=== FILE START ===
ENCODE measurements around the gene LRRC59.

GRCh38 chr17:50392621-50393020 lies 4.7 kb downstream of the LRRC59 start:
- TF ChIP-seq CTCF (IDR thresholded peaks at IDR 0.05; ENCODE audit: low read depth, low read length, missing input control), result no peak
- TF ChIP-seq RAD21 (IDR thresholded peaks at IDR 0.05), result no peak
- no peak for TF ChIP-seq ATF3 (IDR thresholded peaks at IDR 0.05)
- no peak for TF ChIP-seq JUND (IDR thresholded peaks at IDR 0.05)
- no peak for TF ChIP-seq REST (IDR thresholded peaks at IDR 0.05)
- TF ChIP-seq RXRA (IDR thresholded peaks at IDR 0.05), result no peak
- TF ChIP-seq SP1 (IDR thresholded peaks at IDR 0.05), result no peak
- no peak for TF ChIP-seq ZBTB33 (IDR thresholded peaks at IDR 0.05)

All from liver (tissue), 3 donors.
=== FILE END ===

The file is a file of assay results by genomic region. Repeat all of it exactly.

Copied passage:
ENCODE measurements around the gene LRRC59.

GRCh38 chr17:50392621-50393020 lies 4.7 kb downstream of the LRRC59 start:
- TF ChIP-seq CTCF (IDR thresholded peaks at IDR 0.05; ENCODE audit: low read depth, low read length, missing input control), result no peak
- TF ChIP-seq RAD21 (IDR thresholded peaks at IDR 0.05), result no peak
- no peak for TF ChIP-seq ATF3 (IDR thresholded peaks at IDR 0.05)
- no peak for TF ChIP-seq JUND (IDR thresholded peaks at IDR 0.05)
- no peak for TF ChIP-seq REST (IDR thresholded peaks at IDR 0.05)
- TF ChIP-seq RXRA (IDR thresholded peaks at IDR 0.05), result no peak
- TF ChIP-seq SP1 (IDR thresholded peaks at IDR 0.05), result no peak
- no peak for TF ChIP-seq ZBTB33 (IDR thresholded peaks at IDR 0.05)

All from liver (tissue), 3 donors.